TBL3 - Somatic & Autonomic Nervous Systems Flashcards Preview

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Flashcards in TBL3 - Somatic & Autonomic Nervous Systems Deck (12):
1

What does the central nervous system (CNS) consist of?

1) The brain
2) The spinal cord

2

What does the peripheral nervous system (PNS) consist of?

1) Cranial nerves
2) Spinal nerves
3) Autonomic nerves

3

What is the role of the CNS?

The principal roles of the CNS are to integrate and coordinate incoming and outgoing neural signals and to carry out higher mental functions, such as thinking and learning

4

What is the role of the PNS?

The peripheral nervous system (PNS) consists of nerve fibers and cell bodies outside the CNS that conduct impulses to or away from the CNS. The PNS is organized into nerves that connect the CNS with peripheral structures

5

What are two types of neurons that constitute the majority of neurons comprising the nervous system (and the peripheral nervous system in particular) and what are a few characteristics of each?

These excitable, conductive nerve cells are designated:
1) Multipolar (motor) neurons
a) Most common in the nervous system
b) All of the motor neurons that control skeletal muscle and those comprising the ANS are multipolar neurons
2) Pseudounipolar (sensory) neurons
a) Short, double process covered by pia mater, CSF, arachnoid mater, & dura mater

6

Where do the mulitpolar neurons project from, in which direction are impulses sent and what is their function?

1) Multipolar neurons in anterior horns of the spinal cord project long motor axons of the spinal nerves that conduct impulses away from the CNS
2) The axons are designated efferent axons that voluntarily activate skeletal muscles of the body wall and extremities

7

Where do the pseudounipolar neurons project from, in which direction are impulses sent and what is their function?

1) Sensory neurons have a single short stem that divides into peripheral and central axons
2) Sensory neurons reside in a spinal ganglion (aka dorsal root ganglion or DRG) of the PNS. In the ganglion, sensory impulses pass from the long peripheral axons directly onto the shorter central axons, which comprise the posterior roots of the spinal nerves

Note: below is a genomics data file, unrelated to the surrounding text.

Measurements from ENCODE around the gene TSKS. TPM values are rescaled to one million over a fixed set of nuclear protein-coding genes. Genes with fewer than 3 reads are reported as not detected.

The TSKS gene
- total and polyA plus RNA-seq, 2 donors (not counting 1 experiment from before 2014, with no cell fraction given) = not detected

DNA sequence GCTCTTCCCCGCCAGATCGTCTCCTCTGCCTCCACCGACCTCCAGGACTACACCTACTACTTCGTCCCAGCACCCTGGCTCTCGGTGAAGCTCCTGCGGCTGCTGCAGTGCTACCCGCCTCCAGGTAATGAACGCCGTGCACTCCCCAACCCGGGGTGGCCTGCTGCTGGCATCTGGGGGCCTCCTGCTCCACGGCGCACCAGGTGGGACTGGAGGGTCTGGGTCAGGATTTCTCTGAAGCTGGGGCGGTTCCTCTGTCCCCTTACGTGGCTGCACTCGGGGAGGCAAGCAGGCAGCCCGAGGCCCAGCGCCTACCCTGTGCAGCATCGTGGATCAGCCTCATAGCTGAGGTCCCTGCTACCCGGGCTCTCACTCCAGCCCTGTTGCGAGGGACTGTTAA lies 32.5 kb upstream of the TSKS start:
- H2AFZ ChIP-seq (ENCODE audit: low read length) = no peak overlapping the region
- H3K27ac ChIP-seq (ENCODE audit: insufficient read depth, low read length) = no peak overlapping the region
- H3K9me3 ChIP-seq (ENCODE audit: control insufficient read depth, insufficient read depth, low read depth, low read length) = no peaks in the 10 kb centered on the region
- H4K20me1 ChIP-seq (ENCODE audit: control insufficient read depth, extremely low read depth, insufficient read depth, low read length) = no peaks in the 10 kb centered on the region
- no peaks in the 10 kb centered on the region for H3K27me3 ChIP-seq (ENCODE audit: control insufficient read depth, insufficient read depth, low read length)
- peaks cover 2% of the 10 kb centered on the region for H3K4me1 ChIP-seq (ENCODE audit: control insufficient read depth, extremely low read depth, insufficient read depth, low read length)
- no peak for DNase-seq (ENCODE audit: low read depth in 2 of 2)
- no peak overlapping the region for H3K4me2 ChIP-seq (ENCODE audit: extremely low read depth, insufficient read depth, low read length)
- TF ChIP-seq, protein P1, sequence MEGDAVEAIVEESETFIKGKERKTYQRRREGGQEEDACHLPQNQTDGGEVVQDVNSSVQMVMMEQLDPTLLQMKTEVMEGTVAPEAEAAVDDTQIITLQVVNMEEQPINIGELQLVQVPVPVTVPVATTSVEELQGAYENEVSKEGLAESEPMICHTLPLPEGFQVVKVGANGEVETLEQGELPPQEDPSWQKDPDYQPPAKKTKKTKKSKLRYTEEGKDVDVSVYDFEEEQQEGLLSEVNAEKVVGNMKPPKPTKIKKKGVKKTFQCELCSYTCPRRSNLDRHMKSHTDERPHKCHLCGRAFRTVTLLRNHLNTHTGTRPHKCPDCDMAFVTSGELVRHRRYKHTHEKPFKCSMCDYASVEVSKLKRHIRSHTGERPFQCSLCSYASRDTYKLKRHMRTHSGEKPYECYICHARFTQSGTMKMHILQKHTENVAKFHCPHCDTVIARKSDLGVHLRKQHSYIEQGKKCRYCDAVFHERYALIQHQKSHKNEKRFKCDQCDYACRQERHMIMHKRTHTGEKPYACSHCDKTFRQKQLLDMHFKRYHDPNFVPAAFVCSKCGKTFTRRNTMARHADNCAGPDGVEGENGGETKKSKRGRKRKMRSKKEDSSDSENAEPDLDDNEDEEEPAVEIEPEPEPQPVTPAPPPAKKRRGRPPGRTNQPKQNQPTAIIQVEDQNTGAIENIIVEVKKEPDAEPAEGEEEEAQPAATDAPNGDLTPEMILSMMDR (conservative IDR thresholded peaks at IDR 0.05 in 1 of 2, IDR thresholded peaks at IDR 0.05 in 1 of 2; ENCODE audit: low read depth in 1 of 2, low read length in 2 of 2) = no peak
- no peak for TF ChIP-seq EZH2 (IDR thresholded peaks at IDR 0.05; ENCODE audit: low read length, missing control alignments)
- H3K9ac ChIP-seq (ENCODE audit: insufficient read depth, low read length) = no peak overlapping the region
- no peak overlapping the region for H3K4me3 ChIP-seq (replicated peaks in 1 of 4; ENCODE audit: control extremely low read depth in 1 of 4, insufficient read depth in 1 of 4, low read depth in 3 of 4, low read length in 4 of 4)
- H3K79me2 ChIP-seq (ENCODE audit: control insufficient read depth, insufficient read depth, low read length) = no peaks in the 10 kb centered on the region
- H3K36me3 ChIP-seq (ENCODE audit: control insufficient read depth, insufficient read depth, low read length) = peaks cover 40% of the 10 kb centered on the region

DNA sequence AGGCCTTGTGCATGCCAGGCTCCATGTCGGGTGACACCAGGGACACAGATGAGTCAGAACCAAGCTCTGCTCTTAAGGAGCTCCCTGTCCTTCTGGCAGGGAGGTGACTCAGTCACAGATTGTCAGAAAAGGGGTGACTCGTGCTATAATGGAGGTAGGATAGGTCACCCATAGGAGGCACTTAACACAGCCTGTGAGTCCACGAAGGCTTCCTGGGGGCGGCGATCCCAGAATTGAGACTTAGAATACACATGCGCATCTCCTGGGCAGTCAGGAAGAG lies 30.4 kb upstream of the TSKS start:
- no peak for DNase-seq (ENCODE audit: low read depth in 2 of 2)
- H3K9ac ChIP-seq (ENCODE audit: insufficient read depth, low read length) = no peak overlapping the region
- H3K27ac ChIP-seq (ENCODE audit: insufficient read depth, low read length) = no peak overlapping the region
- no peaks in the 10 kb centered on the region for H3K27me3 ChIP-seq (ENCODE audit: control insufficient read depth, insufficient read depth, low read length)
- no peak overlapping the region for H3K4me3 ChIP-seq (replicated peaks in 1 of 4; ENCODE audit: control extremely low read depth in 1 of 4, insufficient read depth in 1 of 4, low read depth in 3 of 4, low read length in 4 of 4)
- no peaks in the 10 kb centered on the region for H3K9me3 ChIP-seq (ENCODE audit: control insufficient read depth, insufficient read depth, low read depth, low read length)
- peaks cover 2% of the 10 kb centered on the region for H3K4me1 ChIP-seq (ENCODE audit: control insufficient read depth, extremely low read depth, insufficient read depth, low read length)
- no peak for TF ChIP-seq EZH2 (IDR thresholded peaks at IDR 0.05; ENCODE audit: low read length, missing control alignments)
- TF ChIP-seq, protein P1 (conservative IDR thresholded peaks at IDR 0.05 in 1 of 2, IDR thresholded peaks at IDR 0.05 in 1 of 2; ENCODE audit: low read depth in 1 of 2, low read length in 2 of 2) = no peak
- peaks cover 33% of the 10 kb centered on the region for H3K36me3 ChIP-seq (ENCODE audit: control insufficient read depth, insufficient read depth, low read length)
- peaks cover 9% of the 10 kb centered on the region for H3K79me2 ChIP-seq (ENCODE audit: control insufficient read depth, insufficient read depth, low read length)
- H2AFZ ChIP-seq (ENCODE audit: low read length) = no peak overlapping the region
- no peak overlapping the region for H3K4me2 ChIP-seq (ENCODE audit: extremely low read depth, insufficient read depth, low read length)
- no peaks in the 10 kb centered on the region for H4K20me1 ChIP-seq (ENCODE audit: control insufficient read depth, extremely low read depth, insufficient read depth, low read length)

3) Together the axons convey sensations of touch, pain, and temperature from muscles, bones, and skin of the body wall and extremities into the CNS; thus, they are designated afferent axons

8

What are interneurons?

1) Posterior roots synapse with neurons in the posterior horn of the spinal cord
2) These multipolar neurons are designated interneurons that convey the sensory impulses to motor neurons in the adjacent anterior horn or help convey the sensory impulses to the brain

9

Which neurons are affected by amyotrophic lateral sclerosis (ALS) and why is the disease ultimately fatal?

1) Amyotrophic lateral sclerosis (ALS), also known as Lou Gehrig disease, is a progressive neuromuscular disorder caused by destruction of specific neurons in the brain and spinal cord. ALS belongs to a class of disorders known as motor neuron diseases and results in loss of nervous control of skeletal muscles, which leads to degeneration and atrophy of muscle fibers
2) Respiratory muscles are ultimately affected; death is thus due to an inability to breathe

10

Aside from the spinal nerves, which nerves also contain motor and sensory axons? What do these two types of nerves constitute?

1) The cranial nerves also contain motor and sensory axons that innervate skeletal muscles, bones, and skin of the head and neck
2) Cranial nerves and spinal nerves innervate all parts of the body (soma) except the organs, glands, and smooth muscles; thus, they are designated somatic nerves and constitute the SNS

11

What does the autonomic nervous system (ANS) do?

The ANS (visceral nervous system or visceral motor system) includes a pair of multipolar neurons that involuntarily regulate the organs (viscera), glands, modified cardiac muscle (the intrinsic stimulating and conducting tissue of the heart) and smooth (involuntary) muscles

12

Where do the pair of multipolar neurons from the ANS reside? What are two divisions of the ANS?

1) The nerve cell body of the first presynaptic (preganglionic) neuron is located in the gray matter of the CNS
2) The fiber (axon) of the first neuron synapses only on the cell body of a postsynaptic (postganglionic) neuron, the second neuron in the series found in the PNS. The cell bodies of these second neurons are located outside the CNS in autonomic ganglia, with fibers terminating on the effector organ (smooth muscle, modified cardiac muscle, or glands)
3) The pair of motor neurons represents the sympathetic division of the ANS
4) The parasympathetic division provides contrasting, yet coordinated regulation of the viscera, glands, and smooth muscles

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